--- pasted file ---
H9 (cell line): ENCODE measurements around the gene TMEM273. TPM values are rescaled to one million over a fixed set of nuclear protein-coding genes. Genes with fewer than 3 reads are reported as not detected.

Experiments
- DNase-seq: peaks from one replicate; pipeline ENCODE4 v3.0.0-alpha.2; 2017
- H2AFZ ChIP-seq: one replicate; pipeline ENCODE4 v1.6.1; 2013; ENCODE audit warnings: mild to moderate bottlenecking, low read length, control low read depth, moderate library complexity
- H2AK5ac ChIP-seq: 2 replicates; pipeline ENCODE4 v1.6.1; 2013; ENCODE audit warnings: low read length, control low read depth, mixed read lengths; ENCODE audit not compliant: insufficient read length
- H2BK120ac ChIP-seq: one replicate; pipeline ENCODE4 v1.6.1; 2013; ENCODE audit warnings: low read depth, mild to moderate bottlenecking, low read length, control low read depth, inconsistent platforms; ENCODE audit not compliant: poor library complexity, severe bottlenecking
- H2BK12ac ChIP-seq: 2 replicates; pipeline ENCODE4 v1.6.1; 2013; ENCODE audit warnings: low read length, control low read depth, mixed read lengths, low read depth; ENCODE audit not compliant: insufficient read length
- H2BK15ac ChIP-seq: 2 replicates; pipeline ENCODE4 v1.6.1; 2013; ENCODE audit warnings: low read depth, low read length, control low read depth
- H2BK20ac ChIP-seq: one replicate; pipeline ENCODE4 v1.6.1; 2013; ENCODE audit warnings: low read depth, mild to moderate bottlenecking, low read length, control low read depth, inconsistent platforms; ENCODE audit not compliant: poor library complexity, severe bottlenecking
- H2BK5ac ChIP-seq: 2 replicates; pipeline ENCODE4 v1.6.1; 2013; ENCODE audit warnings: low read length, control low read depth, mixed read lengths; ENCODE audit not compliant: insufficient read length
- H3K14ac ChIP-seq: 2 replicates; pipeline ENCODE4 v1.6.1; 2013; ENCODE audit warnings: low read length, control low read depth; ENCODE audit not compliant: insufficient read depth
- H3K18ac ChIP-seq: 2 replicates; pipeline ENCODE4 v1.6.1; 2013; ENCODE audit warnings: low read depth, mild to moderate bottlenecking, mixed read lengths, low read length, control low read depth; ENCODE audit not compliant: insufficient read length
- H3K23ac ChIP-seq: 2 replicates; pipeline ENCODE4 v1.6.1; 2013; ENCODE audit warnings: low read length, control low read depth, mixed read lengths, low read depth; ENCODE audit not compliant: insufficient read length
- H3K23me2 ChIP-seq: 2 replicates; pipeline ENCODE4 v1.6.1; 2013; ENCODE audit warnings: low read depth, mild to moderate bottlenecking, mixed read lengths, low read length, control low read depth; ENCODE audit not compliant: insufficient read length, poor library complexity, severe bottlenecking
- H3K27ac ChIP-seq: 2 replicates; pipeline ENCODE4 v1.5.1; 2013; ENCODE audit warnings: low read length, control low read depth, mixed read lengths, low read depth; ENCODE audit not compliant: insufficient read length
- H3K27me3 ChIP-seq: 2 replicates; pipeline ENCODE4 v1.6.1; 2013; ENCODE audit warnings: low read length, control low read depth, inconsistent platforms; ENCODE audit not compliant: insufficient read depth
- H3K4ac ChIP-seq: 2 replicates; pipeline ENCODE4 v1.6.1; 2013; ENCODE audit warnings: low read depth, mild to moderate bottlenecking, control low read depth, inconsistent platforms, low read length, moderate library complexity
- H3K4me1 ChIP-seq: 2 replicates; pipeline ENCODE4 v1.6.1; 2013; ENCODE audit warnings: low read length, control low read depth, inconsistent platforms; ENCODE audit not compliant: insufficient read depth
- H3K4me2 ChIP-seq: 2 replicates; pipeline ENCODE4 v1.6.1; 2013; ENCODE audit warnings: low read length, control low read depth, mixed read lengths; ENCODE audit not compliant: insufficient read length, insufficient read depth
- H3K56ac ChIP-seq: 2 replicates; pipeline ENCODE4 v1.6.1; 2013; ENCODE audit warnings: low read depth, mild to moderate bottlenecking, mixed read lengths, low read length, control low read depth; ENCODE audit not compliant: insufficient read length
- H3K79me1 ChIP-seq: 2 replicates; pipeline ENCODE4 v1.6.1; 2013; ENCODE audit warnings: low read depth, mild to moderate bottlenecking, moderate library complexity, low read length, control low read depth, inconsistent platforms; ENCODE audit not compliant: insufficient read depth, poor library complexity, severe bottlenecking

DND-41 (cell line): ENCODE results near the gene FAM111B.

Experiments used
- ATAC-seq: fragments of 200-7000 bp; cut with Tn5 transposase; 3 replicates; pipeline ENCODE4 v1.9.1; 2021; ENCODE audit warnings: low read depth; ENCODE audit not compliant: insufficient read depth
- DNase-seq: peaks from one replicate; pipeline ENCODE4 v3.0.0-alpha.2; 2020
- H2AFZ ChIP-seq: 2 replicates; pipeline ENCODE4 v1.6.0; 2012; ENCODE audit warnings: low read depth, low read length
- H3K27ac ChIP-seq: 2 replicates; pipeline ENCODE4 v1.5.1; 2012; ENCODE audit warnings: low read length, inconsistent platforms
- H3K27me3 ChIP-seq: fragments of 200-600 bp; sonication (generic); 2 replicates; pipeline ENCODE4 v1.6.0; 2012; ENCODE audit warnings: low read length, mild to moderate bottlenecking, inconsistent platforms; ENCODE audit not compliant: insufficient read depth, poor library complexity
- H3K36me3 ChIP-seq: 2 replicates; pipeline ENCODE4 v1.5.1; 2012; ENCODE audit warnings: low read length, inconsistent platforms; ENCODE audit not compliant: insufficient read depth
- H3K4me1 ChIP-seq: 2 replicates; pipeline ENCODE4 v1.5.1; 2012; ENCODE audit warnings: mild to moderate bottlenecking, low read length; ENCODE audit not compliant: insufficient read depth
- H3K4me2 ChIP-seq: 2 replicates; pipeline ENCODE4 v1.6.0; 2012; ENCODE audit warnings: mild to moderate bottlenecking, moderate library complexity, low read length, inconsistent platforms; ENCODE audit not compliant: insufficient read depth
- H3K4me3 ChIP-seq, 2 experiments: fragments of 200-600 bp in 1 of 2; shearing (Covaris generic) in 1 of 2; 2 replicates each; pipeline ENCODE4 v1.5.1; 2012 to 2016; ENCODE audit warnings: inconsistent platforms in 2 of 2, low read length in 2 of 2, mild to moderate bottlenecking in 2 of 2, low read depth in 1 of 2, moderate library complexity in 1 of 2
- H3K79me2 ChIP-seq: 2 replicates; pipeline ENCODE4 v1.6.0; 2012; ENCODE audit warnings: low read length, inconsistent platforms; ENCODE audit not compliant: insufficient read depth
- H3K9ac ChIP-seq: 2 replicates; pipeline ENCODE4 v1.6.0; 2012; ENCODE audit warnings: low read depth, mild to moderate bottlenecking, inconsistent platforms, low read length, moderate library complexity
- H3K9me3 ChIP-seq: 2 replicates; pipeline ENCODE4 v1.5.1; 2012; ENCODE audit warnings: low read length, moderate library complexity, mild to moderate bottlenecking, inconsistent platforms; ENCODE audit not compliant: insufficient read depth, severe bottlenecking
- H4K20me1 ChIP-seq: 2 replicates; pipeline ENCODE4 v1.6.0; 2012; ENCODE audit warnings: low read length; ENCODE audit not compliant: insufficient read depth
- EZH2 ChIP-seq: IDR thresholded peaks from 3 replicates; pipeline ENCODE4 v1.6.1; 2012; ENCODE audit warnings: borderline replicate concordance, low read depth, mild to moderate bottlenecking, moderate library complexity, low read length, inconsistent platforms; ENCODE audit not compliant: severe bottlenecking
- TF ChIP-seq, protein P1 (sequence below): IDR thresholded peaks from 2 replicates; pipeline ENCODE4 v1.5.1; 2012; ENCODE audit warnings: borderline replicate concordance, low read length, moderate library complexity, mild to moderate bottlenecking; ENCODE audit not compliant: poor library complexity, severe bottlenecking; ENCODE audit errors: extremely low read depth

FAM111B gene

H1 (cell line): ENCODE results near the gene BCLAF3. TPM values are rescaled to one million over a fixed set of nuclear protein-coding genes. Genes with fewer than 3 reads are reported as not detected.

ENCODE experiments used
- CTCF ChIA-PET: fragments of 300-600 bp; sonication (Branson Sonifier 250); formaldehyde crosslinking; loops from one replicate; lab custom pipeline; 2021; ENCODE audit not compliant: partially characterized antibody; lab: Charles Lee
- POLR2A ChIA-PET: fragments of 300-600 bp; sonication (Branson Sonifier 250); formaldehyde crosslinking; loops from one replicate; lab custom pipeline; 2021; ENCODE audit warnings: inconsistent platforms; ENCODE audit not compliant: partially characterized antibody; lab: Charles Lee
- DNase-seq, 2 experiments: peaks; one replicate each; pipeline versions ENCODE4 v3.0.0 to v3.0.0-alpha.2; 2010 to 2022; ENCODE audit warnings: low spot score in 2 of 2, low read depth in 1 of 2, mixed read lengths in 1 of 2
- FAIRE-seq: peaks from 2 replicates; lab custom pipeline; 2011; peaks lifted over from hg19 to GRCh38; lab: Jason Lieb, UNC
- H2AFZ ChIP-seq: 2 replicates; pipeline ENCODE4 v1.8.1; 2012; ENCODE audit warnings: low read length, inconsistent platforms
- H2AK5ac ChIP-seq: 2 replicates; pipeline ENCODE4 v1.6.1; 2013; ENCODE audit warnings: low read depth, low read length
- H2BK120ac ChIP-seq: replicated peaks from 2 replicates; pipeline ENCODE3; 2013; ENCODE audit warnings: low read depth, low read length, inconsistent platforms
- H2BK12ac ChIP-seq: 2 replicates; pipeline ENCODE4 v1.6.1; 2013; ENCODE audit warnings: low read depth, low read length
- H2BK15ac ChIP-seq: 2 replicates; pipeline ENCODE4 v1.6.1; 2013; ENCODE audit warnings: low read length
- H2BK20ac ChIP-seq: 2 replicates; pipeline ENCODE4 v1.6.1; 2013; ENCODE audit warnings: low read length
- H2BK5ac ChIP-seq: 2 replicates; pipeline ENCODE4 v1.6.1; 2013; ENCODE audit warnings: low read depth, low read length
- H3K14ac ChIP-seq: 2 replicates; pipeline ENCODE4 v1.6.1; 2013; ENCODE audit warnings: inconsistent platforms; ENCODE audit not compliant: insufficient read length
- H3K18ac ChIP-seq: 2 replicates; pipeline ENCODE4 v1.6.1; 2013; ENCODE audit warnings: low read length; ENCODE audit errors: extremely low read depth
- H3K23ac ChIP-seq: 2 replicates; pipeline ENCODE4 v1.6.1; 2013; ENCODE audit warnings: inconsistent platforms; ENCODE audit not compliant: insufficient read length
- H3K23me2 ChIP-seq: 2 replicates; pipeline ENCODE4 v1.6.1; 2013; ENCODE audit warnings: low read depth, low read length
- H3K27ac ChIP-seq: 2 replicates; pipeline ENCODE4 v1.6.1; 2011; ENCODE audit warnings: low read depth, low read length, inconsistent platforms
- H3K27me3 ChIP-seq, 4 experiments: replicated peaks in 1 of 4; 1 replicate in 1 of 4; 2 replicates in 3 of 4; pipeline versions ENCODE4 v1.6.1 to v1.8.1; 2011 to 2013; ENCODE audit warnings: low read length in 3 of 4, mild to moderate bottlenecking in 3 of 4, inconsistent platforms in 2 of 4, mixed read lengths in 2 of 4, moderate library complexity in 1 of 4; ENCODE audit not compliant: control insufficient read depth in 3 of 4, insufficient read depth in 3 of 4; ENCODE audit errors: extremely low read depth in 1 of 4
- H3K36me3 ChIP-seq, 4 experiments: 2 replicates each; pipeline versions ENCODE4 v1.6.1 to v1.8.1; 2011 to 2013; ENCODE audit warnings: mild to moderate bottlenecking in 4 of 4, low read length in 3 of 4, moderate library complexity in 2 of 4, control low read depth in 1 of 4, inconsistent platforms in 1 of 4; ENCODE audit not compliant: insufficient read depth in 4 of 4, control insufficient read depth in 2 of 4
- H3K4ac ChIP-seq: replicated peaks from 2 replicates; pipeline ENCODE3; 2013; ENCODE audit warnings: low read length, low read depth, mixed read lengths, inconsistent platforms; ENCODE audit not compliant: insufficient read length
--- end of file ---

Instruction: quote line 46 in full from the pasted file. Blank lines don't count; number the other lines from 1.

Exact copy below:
- H2AFZ ChIP-seq: 2 replicates; pipeline ENCODE4 v1.8.1; 2012; ENCODE audit warnings: low read length, inconsistent platforms